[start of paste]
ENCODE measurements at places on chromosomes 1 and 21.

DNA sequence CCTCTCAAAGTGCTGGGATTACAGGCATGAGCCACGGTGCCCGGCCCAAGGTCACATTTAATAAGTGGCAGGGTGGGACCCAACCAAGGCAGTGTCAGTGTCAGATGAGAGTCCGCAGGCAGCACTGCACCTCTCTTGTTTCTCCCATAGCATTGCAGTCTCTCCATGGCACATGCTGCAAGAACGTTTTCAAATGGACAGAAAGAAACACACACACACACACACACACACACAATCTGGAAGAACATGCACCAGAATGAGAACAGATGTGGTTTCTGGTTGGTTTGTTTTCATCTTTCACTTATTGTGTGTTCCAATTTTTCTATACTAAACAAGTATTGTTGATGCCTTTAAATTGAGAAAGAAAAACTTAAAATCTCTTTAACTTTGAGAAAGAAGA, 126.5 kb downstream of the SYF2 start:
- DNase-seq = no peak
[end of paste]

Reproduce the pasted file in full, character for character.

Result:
ENCODE measurements at places on chromosomes 1 and 21.

DNA sequence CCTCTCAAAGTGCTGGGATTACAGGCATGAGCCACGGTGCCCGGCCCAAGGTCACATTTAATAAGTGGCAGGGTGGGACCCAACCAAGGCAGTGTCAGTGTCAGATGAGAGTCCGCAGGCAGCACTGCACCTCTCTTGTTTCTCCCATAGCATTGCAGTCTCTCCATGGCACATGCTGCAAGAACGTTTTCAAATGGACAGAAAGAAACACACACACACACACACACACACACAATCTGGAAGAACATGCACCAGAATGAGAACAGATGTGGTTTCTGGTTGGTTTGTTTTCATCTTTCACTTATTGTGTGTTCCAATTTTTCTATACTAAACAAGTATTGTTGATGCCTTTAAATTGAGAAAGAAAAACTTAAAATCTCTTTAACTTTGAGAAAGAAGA, 126.5 kb downstream of the SYF2 start:
- DNase-seq = no peak